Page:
Skip to Main Content
New Feature! To download maps for offline use and create comparisons in other applications, visit the section Maps For Download.
Prof. Justin Levitt's Doug Spencer's Guide to Drawing the Electoral Lines

State Summary

Massachusetts’s congressional and state legislative lines are drawn by the legislature, as normal legislation, subject to gubernatorial veto.

On Nov. 5, 2021 Gov. Charlie Baker signed H.4217 and S.2563, approving the state House and Senate redistricting plans.

In the 2010 cycle, the legislature passed congressional plans (H. 3798) on Nov. 16, 2011, which were signed by the Governor on Nov. 21, 2011.  The legislature passed state Senate (S. 2045) and state House (H. 3770) plans on Nov. 1, 2011, which were signed by the governor on Nov. 3, 2011.

,

Seats: (projected)

Institution:

Drawn by:

Plan Status:

Party Control:
  Upper House:
  Lower House:
  Governor:

Key Info for 2000 Cycle

Primary governing law

Key Info for 2010 Cycle

Website

Primary governing law

Download Data for ,

Shapefile GeoJSON PDF

Shapefile source:

The Latest Updates

Nov 17, 2021
The Massachusetts Legislature approved a congressional redistricting map, sending H.4256 to Governor Charlie Baker's desk.
Nov 5, 2021
Massachusetts Governor Charlie Baker signed H.4217 and S.2563, approving the state House and Senate redistricting plans.
Nov 3, 2021
The Massachusetts Special Joint Committee on Redistricting released proposed congressional redistricting maps.
Nov 1, 2021
Massachusetts Secretary of State Galvin published a memo that criticizes the state's new redistricting plans as impractical. Because the new plans split hundreds of voting precincts, "election administration [will be] nearly impossible in some instances." Galvin, a Democrat, predicted that "Congressional districts will only further complicate these issues" and publicly stated that the new state legislative maps are "a devastating blow to the voters of Massachusetts."
Oct 28, 2021
The Massachusetts Legislature voted to approve new state Senate and House redistricting maps, which will now go to Governor Charlie Baker for final review.
Oct 19, 2021
The Massachusetts Joint Committee on Redistricting has proposed new state legislative districts.
May 4, 2021
The Special Joint Committee on Redistricting is holding a series of virtual meetings to receive public input on the redistricting process.
Apr 14, 2021
The Massachusetts Special Joint Committee on Redistricting held its first meeting on April 14, 2021.

Institution

Massachusetts’ congressional and state legislative lines are both drawn by the state legislature, as a regular statute, subject to gubernatorial veto.

The Massachusetts constitution vests original jurisdiction in the state Supreme Court for review of state legislative lines in state court. By statute, the legislature has provided a similar provision for congressional lines. [Mass. Const. amend. art. CI, § 32011 Mass. Legis. ch. 177, § 10 (H. 3798)]

Timing

Massachusetts state law does not impose a particular deadline for drawing congressional lines, though candidates must file for congressional primary elections by June 7, 2022. [Mass. Gen. Laws ch. 53, §§ 10, 48]  The legislative session began on Jan. 6, 2021, and continues through the end of the year.

State legislative lines must be drawn in the first legislative session after the federal Census is conducted; that session began on Jan. 6, 2021, and continues through the end of the year.  [Mass. Const. amend. art. CI]  Candidates must file for state legislative primary elections by May 31, 2022. [Mass. Gen. Laws ch. 53, §§ 10, 48]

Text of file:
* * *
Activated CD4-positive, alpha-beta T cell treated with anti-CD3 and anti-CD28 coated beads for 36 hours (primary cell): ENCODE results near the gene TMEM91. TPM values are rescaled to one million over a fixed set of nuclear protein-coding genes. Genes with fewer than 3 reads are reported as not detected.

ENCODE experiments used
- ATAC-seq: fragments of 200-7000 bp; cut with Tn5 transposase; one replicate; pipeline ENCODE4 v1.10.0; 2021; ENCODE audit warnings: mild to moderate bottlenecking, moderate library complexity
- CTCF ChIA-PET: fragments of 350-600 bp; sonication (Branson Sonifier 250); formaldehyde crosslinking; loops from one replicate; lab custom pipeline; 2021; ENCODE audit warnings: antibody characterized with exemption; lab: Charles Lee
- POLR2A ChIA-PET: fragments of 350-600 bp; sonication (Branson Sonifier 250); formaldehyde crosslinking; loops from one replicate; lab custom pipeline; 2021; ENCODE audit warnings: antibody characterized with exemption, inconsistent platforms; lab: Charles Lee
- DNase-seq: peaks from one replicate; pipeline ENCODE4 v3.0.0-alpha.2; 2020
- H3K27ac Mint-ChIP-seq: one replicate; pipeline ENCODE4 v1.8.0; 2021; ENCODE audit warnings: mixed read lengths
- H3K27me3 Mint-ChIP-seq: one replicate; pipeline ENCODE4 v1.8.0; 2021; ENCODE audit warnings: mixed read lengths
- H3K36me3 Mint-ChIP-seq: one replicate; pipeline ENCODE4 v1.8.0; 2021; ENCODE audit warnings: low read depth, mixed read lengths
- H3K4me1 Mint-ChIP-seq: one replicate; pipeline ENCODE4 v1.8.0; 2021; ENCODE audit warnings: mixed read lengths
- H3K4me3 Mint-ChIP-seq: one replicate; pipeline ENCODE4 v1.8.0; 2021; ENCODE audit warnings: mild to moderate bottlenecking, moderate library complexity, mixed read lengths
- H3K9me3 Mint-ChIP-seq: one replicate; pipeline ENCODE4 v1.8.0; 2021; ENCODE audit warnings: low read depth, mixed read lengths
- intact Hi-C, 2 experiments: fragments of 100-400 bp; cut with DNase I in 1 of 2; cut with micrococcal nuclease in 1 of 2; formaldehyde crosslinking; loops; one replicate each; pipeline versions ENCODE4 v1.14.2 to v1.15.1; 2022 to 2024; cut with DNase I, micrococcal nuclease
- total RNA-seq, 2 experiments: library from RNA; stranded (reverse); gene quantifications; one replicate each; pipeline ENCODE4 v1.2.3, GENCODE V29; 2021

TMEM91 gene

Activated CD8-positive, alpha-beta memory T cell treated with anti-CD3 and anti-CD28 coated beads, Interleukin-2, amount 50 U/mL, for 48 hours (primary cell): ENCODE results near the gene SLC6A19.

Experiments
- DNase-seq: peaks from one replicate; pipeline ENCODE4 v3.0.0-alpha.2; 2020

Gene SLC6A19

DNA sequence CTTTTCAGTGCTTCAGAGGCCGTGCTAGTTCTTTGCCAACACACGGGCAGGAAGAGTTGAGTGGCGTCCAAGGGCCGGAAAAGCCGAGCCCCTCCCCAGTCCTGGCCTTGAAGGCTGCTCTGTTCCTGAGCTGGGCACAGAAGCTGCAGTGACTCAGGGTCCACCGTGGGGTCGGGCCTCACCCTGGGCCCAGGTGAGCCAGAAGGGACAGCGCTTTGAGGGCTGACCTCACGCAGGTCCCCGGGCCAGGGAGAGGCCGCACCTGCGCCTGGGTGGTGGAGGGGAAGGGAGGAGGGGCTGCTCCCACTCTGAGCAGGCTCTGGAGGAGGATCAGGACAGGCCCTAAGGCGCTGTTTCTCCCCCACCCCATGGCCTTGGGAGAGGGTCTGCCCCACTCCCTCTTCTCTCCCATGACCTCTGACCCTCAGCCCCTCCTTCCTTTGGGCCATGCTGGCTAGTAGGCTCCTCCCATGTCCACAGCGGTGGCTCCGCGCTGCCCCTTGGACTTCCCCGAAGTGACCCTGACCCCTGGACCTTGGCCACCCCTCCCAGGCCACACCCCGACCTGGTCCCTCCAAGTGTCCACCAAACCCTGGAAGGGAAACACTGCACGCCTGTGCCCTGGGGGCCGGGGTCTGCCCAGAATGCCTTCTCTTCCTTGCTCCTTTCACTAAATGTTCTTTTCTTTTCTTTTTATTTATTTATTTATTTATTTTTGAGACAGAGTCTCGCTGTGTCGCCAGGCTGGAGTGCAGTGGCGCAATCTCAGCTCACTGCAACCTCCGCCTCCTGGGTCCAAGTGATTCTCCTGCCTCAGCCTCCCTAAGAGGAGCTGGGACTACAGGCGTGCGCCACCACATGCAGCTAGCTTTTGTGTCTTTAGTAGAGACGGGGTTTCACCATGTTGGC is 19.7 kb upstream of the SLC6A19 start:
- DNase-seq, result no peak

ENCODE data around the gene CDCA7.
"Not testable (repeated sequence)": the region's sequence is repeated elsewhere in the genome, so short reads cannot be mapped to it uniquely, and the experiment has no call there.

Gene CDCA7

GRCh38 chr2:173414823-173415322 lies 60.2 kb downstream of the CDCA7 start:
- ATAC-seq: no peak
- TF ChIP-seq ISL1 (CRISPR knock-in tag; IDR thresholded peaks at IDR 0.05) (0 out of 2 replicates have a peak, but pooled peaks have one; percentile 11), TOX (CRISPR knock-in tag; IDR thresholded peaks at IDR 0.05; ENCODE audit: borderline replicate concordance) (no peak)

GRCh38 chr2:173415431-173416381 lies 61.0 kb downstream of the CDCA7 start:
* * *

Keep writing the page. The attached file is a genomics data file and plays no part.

Massachusetts law appears to tie the drawing of state legislative lines to the Census, and to prohibit redrawing lines mid-decade; there is no similar provision pertaining to congressional lines. [Mass. Const. amend. art. CXIX]

Public input

The Special Joint Committee on Redistricting is holding a series of virtual meetings to receive public input on the redistricting process.

Criteria

Like all states, Massachusetts must comply with constitutional equal population requirements, and further requires that its state legislative districts be as nearly equal in population “as may be.” [Mass. Const. amend. art. CI]

Massachusetts must also, like all states, abide by the Voting Rights Act and constitutional rules on race.

Massachusetts law further provides that state legislative districts be contiguous, and that they reasonably preserve counties, towns, and cities intact, where otherwise possible. There are no similar provisions for congressional districts. [Mass. Const. amend. art. CIMayor of Cambridge v. Secretary, 436 Mass. 476 (2002).]

2010 cycle

The Massachusetts legislature passed congressional plans (H. 3798) on Nov. 16, 2011, which were signed by the Governor on Nov. 21, 2011.

The legislature passed state Senate (S. 2045) and state House (H. 3770) plans on Nov. 1, 2011, which were signed by the governor on Nov. 3, 2011.

It appears that the plans were not challenged in court.

2000 cycle

The Massachusetts legislature enacted congressional plans (H. 4778) on Feb. 11, 2002, without the Governor’s signature. The legislature enacted state Senate (S. 2165) and state House (H. 4701) plans, signed by the Governor on Nov. 8, 2001.

The state House plan was challenged in state and federal court; the plan was upheld in state court, but struck down in federal court, based on violations of the Voting Rights Act. The state submitted an adjusted map that was approved by the court on Apr. 16, 2004, and then formally enacted by the legislature (H. 4686) and signed by the Governor on Apr. 21, 2004.  [Black Political Task Force v. Galvin, 300 F. Supp. 2d 291 (D. Mass. 2004); Mayor of Cambridge v. Secretary, 436 Mass. 476 (2002); McClure v. Secretary, 436 Mass. 614 (2002)]